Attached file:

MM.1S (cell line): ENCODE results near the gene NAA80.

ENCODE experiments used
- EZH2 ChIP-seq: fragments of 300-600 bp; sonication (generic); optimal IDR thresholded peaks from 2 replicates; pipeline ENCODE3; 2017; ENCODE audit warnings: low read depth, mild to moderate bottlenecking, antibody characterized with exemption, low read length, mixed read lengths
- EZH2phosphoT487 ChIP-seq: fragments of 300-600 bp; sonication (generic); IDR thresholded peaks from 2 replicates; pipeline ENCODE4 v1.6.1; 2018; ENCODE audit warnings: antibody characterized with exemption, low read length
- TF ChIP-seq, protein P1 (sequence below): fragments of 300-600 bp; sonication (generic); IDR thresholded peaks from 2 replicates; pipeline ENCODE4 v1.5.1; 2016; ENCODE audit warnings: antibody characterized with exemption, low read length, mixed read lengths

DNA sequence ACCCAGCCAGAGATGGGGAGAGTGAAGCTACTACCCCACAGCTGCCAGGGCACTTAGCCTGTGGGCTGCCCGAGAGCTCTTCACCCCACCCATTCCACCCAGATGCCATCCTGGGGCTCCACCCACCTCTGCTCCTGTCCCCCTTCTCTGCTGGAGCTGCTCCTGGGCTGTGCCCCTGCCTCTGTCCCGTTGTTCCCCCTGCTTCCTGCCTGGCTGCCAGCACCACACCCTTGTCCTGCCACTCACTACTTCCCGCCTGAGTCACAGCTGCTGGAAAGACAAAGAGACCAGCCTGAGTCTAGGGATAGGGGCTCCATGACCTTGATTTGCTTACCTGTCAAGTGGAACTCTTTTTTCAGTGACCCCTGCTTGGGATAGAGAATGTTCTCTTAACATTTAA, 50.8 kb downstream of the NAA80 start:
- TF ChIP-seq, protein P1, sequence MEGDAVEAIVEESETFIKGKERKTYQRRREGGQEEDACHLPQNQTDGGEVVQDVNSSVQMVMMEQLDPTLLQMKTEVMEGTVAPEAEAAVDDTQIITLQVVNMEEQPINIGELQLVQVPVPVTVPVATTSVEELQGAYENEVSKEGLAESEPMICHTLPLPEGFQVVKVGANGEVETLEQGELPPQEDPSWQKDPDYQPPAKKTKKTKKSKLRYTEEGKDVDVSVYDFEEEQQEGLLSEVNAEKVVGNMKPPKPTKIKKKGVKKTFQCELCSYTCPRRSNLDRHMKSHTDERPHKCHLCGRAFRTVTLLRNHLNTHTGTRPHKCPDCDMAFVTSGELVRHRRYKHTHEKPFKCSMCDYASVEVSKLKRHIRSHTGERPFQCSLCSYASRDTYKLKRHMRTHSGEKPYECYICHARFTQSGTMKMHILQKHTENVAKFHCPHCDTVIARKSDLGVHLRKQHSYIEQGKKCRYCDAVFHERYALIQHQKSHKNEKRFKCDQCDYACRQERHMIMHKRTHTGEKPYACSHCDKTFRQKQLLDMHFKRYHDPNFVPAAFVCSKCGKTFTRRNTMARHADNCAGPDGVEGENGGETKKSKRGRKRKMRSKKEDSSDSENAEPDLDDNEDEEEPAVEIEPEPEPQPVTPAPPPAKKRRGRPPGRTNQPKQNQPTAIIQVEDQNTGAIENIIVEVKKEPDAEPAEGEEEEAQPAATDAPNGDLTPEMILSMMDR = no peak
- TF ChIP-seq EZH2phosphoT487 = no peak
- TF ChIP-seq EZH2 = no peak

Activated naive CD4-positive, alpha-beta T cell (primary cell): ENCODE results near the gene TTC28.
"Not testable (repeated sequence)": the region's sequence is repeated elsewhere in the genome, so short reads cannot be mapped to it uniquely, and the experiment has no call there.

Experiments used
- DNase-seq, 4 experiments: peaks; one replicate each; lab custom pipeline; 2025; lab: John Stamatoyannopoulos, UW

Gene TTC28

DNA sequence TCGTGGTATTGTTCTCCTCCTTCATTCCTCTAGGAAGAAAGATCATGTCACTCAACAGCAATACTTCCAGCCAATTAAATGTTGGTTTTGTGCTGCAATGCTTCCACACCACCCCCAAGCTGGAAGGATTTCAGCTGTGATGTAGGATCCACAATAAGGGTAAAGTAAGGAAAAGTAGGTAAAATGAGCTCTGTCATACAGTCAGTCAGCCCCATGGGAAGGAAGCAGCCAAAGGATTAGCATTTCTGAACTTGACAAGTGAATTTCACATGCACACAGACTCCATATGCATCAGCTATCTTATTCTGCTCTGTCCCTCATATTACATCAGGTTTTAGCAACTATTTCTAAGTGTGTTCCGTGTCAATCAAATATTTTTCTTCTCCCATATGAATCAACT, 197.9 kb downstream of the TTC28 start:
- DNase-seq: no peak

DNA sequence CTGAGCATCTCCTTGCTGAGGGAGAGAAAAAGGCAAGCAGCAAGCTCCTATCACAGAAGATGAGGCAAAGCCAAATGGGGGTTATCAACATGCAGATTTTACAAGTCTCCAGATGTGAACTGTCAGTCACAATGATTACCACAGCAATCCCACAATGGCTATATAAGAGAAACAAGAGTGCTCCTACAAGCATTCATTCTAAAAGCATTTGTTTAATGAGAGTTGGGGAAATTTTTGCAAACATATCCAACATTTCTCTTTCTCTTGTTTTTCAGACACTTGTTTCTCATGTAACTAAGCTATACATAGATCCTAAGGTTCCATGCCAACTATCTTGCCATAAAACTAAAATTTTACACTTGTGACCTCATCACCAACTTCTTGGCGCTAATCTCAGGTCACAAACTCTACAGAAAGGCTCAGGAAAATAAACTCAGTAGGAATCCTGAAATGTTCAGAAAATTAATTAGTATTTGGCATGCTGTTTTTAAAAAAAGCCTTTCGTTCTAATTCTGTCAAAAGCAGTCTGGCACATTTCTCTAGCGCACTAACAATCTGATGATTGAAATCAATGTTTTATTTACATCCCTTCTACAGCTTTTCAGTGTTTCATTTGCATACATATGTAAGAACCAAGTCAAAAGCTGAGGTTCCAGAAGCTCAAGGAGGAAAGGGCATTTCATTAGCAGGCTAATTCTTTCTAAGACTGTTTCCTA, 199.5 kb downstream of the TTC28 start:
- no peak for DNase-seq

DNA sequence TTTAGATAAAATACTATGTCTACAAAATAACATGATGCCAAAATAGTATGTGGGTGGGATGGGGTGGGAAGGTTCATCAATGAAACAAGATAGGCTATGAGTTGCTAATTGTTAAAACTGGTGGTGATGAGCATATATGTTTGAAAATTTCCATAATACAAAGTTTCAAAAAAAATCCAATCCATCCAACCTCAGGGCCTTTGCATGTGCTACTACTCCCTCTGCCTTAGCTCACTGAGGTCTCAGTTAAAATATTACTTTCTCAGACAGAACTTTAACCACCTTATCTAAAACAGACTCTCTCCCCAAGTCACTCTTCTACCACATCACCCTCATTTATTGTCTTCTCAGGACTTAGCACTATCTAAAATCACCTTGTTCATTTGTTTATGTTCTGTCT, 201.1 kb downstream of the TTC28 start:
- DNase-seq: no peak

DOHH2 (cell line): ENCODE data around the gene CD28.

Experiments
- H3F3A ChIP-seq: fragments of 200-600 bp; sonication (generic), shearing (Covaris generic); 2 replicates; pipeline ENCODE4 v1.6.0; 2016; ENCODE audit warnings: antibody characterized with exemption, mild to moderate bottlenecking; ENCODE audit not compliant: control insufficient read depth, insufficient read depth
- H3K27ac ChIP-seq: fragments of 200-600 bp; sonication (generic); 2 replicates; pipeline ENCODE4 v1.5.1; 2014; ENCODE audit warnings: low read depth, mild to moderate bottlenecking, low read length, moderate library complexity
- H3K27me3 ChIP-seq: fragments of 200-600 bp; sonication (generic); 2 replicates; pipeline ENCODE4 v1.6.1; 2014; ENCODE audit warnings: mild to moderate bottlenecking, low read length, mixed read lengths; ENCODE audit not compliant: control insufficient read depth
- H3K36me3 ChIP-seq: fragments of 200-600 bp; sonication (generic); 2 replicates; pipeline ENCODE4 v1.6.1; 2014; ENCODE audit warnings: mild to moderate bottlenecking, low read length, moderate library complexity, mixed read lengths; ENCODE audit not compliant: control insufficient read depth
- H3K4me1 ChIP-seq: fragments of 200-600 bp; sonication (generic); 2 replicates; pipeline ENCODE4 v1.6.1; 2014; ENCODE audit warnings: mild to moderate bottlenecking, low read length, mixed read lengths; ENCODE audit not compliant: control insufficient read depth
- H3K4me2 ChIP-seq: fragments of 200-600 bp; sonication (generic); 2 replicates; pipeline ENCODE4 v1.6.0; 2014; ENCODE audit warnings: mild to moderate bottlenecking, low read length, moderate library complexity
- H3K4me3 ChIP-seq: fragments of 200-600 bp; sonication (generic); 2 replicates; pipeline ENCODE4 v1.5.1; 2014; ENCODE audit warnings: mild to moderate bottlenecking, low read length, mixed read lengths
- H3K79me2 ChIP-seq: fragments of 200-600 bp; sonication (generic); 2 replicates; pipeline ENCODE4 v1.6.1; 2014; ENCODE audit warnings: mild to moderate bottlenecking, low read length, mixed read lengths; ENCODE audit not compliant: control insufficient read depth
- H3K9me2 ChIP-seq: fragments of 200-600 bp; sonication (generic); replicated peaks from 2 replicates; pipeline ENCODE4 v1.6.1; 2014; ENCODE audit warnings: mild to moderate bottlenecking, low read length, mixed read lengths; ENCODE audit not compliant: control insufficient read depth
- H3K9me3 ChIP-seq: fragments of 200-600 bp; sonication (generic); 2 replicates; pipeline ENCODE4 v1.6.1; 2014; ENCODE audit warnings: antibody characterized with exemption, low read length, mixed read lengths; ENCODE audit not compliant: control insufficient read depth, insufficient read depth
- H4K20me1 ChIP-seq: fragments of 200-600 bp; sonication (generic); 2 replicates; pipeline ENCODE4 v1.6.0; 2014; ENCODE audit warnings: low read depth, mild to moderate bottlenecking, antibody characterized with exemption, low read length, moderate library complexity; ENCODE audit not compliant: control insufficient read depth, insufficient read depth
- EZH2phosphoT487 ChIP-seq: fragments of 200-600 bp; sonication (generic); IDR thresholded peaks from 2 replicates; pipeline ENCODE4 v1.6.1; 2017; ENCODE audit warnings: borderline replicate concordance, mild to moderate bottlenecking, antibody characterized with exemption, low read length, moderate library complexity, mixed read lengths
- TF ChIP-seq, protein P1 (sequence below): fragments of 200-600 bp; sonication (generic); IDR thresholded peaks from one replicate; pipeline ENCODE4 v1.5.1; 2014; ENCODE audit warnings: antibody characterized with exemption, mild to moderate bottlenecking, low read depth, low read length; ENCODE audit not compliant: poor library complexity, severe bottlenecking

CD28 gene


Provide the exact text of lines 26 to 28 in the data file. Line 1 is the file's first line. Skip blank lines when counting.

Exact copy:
- H3K36me3 ChIP-seq: fragments of 200-600 bp; sonication (generic); 2 replicates; pipeline ENCODE4 v1.6.1; 2014; ENCODE audit warnings: mild to moderate bottlenecking, low read length, moderate library complexity, mixed read lengths; ENCODE audit not compliant: control insufficient read depth
- H3K4me1 ChIP-seq: fragments of 200-600 bp; sonication (generic); 2 replicates; pipeline ENCODE4 v1.6.1; 2014; ENCODE audit warnings: mild to moderate bottlenecking, low read length, mixed read lengths; ENCODE audit not compliant: control insufficient read depth
- H3K4me2 ChIP-seq: fragments of 200-600 bp; sonication (generic); 2 replicates; pipeline ENCODE4 v1.6.0; 2014; ENCODE audit warnings: mild to moderate bottlenecking, low read length, moderate library complexity